Access the information and the most current versions of Form 1040Schedule C, and Schedule SE on the Internal Revenue Services (IRS) website.

Additional state and local taxes

  • You may need to register with the South Carolina Department of Revenue (DOR) for various business taxes, such as sales tax, use tax, and employer withholding taxes.
  • The DOR website provides resources and information on registering and filing taxes for your business.
  • The South Carolina MyDORWAY portal allows you to pay taxes online after you have registered.

Additional steps

After securing your EIN, signing up for federal taxes, and getting the necessary licenses, you’ve crossed off all the big tasks required to launch your sole proprietorship.

Next, we’ll share some additional steps to help keep your small business aligned with rules and organized.


Open business bank accounts

Keeping your personal assets safe and creating segregation with your business finances is vital. Opening a dedicated business bank account will help you move towards this:

Setting up a business bank account comes with a host of benefits, such as:

  • Simplified bookkeeping and record-keeping: When your personal and business finances don’t mix, keeping track of what you earn and spend is much simpler.
  • Facilitates accurate tax reporting: If you have a bank account just for your business, spotting and reporting business transactions on your tax filings becomes much easier.
  • Demonstrates professionalism: A business-only bank account gives your business a professional look and feel, boosting your credibility with customers, suppliers, and banks.

Get liability insurance

Being a sole proprietor means that you alone are responsible for any business debts, which makes insurance a key piece of your business strategy. This can help guard you against unexpected claims or incidents. Here’s what we suggest you consider:

  • General business liability insurance: This policy takes care of claims related to damage to property, physical injury, or personal harm that might be connected to your business.
  • Professional liability insurance: This type of insurance is vital if your business provides services. It helps protect you from alleged supposed negligence, errors, or oversights in your services.

Maintain business records

South Carolina requires new businesses to maintain complete and accurate accounting records. Detailed record-keeping helps maximize tax deductions and organize your finances.

We recommend keeping records of the following:

  • Income earned
  • Expenses
  • Assets/liabilities
  • Inventory
  • Receipts

We recommend using bookkeeping software, spreadsheets, or an organized filing system to stay on top of your record-keeping. This will ensure you have all the necessary documentation come tax time.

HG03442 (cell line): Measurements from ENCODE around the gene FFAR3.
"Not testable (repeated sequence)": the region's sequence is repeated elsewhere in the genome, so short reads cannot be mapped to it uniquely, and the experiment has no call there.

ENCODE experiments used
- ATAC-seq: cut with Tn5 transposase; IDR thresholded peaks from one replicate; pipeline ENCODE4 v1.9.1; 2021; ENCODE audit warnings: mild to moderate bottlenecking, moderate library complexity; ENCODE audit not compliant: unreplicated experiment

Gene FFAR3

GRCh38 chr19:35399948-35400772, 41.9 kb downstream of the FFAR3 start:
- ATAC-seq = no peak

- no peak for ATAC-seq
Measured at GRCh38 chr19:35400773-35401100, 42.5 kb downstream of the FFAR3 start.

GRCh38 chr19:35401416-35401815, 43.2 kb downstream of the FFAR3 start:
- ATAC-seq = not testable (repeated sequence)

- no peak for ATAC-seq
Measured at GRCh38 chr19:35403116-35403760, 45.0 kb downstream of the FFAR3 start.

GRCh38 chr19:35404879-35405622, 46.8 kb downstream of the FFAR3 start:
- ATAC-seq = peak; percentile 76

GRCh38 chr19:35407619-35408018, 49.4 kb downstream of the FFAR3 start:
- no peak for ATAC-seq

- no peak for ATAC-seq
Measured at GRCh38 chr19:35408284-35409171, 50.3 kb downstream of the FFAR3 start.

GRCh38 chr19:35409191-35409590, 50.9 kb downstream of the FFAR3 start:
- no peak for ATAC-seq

Sole proprietorship vs. LLC

For some small businesses or startups, forming an LLC may be preferable to a sole proprietorship.

Here are some key advantages an LLC holds:

  • Liability protection: LLCs legally separate your personal and business assets. Sole proprietorships do not.
  • Credibility: An LLC’s structure appears more professional with customers.
  • Growth potential: LLCs are better suited if you plan to expand your business.
  • Tax flexibility: LLCs allow you to choose how your business is taxed. Sole proprietorships do not.

However, there are tradeoffs to consider:

  • Complexity: LLCs filing articles of organization and annual reports. Sole proprietorships have less paperwork.
  • Cost: LLC formation and maintenance fees are higher than a sole proprietorship.


  • Consult a tax professional to decide which structure best fits your business.
  • Weigh liability protection vs. simplicity based on your goals and risk factors.


Do I need to register my sole proprietorship with the state of South Carolina? 

No, South Carolina does not require sole proprietors to register their businesses with the state. You may still need to obtain license permits and register for taxes, depending on the nature of your business activities.

Can I use a DBA (doing business as) name for my sole proprietorship in South Carolina?

While there is no formal registration process for DBAs, you may still want to consider trademarking your business name or registering it with your county for branding and banking purposes.

What taxes must I pay as a sole proprietor in South Carolina?

As a sole proprietor in South Carolina, you may need to pay various taxes, such as sales, use, and employer withholding taxes. Register with the South Carolina Department of Revenue to determine your specific tax obligations.

Do I need a registered agent?

No, sole proprietors do not need registered agents. However, all South Carolina LLCs must have registered agents. This adds another layer of complexity to forming an LLC.

What is the difference between a general partnership and a limited partnership?

A general partnership involves all partners sharing equal responsibility for the business, including liabilities and management duties. In a limited partnership, some general partners manage the business and assume full liability and limited partners contribute capital but have limited liability and no management role.